CCL in the News!
The Child Cognition Lab at Boston University invites applications for a second NSF-funded Postdoctoral Research Fellowship. Applicants should have interest and expertise in studying aspects of children’s and adults’ explanatory reasoning, strategies for facilitating children’s learning of scientific content, the development of scientific misconceptions, causal cognition, cultural influences on categorization... More
Science frequently challenges our intuitive understanding of the world. Even as an adult, I am constantly confronted with new scientific advancements and discoveries that don’t always line up with my preconceived notions. Such ideas are considered counterintuitive because they present themselves in ways that are counter to one’s intuitive notions... More
Deborah Kelemen was astonished: in her 2014 study, many five-year-olds and most seven-year-olds grasped the concept of natural selection, a topic usually reserved for teenagers. Thanks to an educational picture book Kelemen helped create about fictional mammals, her study participants (ages five to eight) absorbed the complex biological theory—and even... More
Research done by the CCL was recently covered in the Times of London. Click the link below to view a PDF of the article! CCL Covered in Times of London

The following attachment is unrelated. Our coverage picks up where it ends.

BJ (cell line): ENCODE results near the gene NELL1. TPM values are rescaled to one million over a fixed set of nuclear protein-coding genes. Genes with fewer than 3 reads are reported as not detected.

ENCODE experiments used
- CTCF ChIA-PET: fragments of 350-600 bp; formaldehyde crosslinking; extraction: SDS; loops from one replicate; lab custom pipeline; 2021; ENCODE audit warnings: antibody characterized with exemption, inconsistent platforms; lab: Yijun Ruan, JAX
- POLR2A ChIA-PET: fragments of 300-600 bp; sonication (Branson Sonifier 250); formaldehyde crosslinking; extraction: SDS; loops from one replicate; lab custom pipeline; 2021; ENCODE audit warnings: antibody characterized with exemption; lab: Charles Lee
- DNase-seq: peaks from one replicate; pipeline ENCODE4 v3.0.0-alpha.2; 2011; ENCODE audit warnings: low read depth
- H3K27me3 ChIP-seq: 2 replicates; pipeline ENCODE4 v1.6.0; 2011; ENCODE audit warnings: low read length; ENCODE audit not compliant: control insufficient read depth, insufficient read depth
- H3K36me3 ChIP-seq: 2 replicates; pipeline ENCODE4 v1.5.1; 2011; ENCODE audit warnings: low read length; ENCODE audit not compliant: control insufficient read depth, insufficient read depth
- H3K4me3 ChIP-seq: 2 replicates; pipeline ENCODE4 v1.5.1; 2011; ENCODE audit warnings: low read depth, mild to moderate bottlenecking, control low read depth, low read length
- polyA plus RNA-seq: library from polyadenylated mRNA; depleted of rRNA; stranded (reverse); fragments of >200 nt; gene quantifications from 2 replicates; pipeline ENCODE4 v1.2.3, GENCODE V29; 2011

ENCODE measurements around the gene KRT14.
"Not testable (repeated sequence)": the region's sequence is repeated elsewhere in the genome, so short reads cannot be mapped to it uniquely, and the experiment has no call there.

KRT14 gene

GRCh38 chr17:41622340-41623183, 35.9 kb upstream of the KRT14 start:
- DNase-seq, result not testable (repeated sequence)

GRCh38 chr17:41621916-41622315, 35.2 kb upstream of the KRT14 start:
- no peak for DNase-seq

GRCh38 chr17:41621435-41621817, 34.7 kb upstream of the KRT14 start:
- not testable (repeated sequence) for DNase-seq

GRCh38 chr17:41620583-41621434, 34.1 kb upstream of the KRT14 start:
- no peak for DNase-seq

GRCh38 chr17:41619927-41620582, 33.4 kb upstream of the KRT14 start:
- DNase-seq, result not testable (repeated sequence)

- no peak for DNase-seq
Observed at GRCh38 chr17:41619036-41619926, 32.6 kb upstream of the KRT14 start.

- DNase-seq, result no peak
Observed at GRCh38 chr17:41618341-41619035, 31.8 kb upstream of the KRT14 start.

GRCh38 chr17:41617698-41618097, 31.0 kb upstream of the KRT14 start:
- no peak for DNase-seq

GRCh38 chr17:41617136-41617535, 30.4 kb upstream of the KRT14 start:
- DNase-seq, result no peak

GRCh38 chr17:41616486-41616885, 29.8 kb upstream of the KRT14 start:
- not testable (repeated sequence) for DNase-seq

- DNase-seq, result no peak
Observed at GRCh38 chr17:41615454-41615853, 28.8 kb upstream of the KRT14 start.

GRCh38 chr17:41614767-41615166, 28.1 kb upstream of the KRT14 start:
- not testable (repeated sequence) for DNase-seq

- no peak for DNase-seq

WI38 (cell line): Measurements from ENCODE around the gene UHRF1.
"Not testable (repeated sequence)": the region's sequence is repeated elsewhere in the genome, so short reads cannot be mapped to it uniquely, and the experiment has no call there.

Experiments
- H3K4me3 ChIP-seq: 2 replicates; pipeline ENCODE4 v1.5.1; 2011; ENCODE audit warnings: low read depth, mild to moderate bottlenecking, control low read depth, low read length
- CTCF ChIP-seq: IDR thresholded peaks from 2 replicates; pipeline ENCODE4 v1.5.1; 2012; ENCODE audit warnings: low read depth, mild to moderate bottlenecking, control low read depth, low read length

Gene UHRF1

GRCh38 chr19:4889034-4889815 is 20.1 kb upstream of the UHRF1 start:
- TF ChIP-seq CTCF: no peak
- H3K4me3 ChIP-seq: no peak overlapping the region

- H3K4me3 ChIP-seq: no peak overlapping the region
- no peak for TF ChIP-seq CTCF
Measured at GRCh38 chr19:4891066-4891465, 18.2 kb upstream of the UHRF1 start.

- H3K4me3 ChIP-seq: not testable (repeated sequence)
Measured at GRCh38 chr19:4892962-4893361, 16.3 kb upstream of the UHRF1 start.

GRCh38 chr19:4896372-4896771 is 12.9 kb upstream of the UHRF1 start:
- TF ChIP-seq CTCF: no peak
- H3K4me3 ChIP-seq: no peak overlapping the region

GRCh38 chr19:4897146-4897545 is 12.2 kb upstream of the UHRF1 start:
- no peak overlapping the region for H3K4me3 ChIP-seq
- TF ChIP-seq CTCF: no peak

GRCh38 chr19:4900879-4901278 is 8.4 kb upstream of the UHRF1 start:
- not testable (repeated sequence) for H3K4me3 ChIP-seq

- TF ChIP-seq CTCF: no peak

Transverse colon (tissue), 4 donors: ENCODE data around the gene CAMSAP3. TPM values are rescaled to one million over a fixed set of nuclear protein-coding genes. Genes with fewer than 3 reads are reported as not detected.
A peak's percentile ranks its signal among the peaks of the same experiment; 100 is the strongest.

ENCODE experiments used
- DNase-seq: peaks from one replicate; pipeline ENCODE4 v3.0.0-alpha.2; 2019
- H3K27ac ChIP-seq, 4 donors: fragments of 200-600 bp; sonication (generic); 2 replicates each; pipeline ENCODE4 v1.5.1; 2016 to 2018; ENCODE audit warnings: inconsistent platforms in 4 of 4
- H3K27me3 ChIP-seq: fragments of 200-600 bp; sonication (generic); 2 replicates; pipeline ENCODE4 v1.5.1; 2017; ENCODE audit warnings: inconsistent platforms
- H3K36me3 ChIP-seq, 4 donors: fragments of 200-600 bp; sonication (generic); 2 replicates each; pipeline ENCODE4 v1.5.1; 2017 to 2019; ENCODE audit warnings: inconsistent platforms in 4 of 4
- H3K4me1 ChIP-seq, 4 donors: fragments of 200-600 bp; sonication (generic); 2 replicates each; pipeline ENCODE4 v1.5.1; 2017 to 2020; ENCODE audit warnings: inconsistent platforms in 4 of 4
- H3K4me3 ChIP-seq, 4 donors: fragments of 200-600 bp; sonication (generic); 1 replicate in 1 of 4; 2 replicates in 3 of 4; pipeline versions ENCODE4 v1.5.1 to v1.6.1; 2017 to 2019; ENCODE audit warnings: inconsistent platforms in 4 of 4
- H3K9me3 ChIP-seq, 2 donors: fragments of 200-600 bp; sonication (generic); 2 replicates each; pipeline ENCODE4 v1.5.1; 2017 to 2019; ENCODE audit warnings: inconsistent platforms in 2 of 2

Check out the Child Development Labs' Winter/Spring 2014 newsletter! This newsletter introduces each of our labs, our new Parent Outreach Project initiative, and some of our recent findings! Click here to take a look at our newsletter and find out what your families have helped us discover!
Evolution by natural selection is one of the best ideas in all of science. It predicts and explains an incredibly wide range of biological facts. But only 60% of Americans believe evolution is true. This may partly be due to religious ideology, of course, but studies show that many secular... More
Young children are notorious for their surfeit of why questions, often directed at aspects of the biological world. Take a three-year-old to the zoo, for example, and you might be asked to explain why zebras have stripes, why elephants have trunks and why flamingos have such skinny legs. (Also: why you can't... More
Are we hard-wired to believe we’re IMMORTAL? Belief that we are eternal is part of human nature and develops during childhood
People across the world, regardless of their religion or culture, believe that humans are immortal, according to research. A new study has shed some light on people’s beliefs that a person's soul or essence transcends the physical body’s death. Scientists think the belief that part of us is eternal emerges early... More
New research says moral bias against suicide often comes from disgust over a tainted soul. MATTHEW HUTSON Around the world, about one million people die of suicide each year, according to the World Health Organization. Each death causes immeasurable harm: Friends, family members, and coworkers suffer loss, guilt, and confusion, and the... More
Suicide is a major public health issue; it takes the lives of more than a million people each year. It is also widely believed to be immoral. Why do people so commonly believe it is wrong for people to take their own lives? According to a study by researchers at... More